2. Unigwe C, Rowett M, Udo I. Reflections on the management of medically unexplained symptoms. The psychiatric bulletin. Oct 2014;38(5):252.
  3. Rebman AW, Crowder LA, Kirkpatrick A, Aucott JN. Characteristics of seroconversion and implications for diagnosis of post-treatment Lyme disease syndrome: acute and convalescent serology among a prospective cohort of early Lyme disease patients. Clin Rheumatol. Jun 13 2014.

23 Replies to "Yale doctor says children don't have Lyme, but medically unexplained symptoms"

  • Rebecca L
    05/25/2019 (8:30 am)

    As a kid I grew up with undiagnosed Lyme Disease, I would have killed for a diagnosis. It was back in the 80’s and I was treated like a “Unknown Cause Patient”. Rot Yale Rot! My Chronic Lyme is 8 years in remission with proper Lyme Treatment!

  • Sandra
    05/24/2019 (9:40 pm)

    I live in New Haven and Yale is the local medical resource. This behavior is not confined to children and Lyme. It is the Yale MO. They look at the one thing they are looking at and then stop. They dont see it that because that one thing is not the cause of your problem (whatever it is) you still have an issue. It’s an institution wide behavior. Its unbelievably frustrating.

  • Alicia Zuluaga
    03/22/2017 (12:56 am)

    i was told for years that i didn’t have lyme, due to borderline test results (along with 2x positive elisas). i finally found someone willing to treat me with abx for 4 weeks, and the improvement was dramatic. it wasn’t quite enough tho, and a year and a half later the heart palpitations and exhaustion were coming back. so i went back for another round of tests, which showed quite clearly, all 3 bands positive on the IGM. The IGM supposedly shows a previous infection only. SO WHICH DOCTORS WERE WRONG, THE ONES WHO SAID I DIDN’T HAVE LYME INITIALLY OR THE ONES WHO NOW SAY THAT I USED TO HAVE LYME. or, do i still have lyme. it can’t be be all 3. clearly the tests are not effective.

  • Per Hansen
    07/20/2015 (11:01 am)

    Thank you for shedding a light on this disease. Many doctors in the USA have faced intimidation from the government when treating people with this disease. The same is now the case in Norway. The doctor that used to treat me, in a private clinic because the public health system would do nothing, lost his medical license mid-2013. A consequence of this action by the norwegian health authorities is that prolonged treatment of patients with lyme borreliosis for all practical purposes has been outlawed and is now illegal. No other doctor is willing to treat because they face an immediate risk of loosing their medical license. At the same time the health authorities are continuing their song and dance of non-examination and non-treatment while occasionally filling the newspapers with the usual propaganda that there is nothing to worry about. This doctor, Rolf Luneng, is now suing the norwegian health authorities to regain his medical license and the right to treat us. He is in need of funds for this, amongst other things to pay for the expenses of foreign expert witnesses who will testify about lyme borreliosis. The public cause is to be found on facebook, https://www.facebook.com/SupportLuneng . There is also a separate webpage, https://www.supportluneng.no/en/, that should make it easy for international donors to contribute. Any help in getting treatment of people with chronic illness from lyme borreliosis legalized in Norway would be appreciated by the norwegian patients.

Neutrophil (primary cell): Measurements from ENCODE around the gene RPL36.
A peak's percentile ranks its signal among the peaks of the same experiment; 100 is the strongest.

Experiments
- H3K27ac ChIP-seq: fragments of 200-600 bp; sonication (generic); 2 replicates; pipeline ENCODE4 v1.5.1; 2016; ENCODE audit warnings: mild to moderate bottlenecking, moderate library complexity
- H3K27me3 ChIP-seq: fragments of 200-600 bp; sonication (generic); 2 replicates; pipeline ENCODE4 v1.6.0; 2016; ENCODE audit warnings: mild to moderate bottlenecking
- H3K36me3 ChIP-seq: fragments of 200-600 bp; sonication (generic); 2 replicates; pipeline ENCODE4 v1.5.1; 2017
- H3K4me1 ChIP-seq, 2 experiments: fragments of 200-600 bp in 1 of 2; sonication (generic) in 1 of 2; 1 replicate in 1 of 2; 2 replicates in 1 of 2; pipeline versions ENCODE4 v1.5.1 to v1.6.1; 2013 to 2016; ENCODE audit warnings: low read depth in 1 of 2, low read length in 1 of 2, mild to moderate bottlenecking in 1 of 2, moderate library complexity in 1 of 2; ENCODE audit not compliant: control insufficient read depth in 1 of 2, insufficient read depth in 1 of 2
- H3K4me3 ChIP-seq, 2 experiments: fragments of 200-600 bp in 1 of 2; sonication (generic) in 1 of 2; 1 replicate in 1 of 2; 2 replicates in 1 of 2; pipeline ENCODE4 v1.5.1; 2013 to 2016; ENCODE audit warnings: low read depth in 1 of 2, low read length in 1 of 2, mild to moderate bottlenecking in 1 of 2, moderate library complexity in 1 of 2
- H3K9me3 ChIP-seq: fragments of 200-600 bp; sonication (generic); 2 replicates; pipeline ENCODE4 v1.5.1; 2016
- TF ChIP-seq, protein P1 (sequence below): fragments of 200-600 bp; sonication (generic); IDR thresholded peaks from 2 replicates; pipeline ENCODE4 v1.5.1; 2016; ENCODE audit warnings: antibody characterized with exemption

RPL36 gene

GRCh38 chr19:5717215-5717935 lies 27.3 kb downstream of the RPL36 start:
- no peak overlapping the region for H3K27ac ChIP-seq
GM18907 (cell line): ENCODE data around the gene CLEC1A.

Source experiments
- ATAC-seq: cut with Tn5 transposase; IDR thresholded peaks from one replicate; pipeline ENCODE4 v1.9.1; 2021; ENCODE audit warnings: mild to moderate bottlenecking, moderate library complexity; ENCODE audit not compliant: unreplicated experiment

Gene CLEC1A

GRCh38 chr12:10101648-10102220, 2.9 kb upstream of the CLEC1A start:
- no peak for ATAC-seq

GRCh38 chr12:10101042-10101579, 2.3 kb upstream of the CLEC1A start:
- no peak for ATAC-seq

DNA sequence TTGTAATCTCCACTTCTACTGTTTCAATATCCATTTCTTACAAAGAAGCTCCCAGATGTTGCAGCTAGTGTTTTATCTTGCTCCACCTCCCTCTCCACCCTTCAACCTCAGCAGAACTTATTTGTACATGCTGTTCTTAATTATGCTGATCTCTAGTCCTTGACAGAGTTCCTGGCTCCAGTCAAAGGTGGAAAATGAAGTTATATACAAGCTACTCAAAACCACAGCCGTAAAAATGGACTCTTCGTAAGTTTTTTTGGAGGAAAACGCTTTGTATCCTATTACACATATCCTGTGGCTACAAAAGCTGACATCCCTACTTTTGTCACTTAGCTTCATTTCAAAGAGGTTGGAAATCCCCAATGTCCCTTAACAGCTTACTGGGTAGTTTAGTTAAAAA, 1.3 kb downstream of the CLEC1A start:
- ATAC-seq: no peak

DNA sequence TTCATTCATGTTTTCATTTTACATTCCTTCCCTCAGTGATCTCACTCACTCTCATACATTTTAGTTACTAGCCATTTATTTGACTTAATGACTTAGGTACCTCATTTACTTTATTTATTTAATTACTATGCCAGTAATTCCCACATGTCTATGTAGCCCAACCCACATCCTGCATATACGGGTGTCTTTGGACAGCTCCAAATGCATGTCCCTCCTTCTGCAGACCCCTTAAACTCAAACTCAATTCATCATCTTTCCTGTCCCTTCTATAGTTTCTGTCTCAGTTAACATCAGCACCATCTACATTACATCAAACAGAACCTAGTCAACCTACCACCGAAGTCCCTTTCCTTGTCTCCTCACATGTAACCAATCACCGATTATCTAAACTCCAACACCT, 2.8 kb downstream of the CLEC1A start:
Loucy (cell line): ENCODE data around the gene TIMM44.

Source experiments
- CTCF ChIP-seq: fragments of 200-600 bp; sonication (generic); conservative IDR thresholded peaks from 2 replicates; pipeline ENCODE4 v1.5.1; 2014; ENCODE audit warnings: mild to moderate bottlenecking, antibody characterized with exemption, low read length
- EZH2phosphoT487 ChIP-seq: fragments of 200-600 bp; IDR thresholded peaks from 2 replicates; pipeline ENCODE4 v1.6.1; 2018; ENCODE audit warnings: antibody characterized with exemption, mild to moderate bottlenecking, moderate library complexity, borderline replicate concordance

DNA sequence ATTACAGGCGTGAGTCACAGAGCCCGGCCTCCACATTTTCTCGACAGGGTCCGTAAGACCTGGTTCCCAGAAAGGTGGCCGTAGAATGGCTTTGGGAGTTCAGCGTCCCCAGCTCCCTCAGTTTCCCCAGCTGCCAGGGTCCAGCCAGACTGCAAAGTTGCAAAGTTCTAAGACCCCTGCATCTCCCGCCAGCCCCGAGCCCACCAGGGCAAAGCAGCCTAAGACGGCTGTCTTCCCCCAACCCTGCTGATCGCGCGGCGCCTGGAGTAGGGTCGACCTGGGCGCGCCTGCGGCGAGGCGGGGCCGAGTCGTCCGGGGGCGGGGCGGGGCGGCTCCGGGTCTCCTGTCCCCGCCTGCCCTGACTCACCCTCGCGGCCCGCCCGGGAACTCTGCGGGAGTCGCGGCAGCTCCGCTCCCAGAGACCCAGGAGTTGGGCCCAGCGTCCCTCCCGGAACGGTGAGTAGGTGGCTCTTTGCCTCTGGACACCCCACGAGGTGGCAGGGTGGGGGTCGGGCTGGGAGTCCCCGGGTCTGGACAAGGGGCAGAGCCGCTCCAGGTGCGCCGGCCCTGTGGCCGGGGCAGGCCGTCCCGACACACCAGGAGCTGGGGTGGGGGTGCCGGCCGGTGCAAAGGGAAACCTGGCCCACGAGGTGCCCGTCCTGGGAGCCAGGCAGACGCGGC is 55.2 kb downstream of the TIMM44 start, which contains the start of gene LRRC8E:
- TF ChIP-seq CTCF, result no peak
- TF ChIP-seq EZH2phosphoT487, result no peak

• Lynn Shepler MD JD
    07/18/2015 (9:03 am)

    The first publication Shapiro appears to cite as a reference — an article published in the “Medical Clinics of North America” — last I checked, is a non-peer reviewed publication. It is an opinion-based publication. In the past, I have published something in this series. No one reviewed my work other than likely checking for grammatical errors. Note that Paul Lantos, MD published another paper in one these specialty review volumes entitled “Chronic Lyme disease.” The publisher of this series (for example, I published in the “Psychiatric Clinics of North America) has a long list of these hard-bound series targeted at a variety of medical specialties, all with the same title — except the name of the specialty is switched out — but I don’t believe any of the publications undergo peer-review.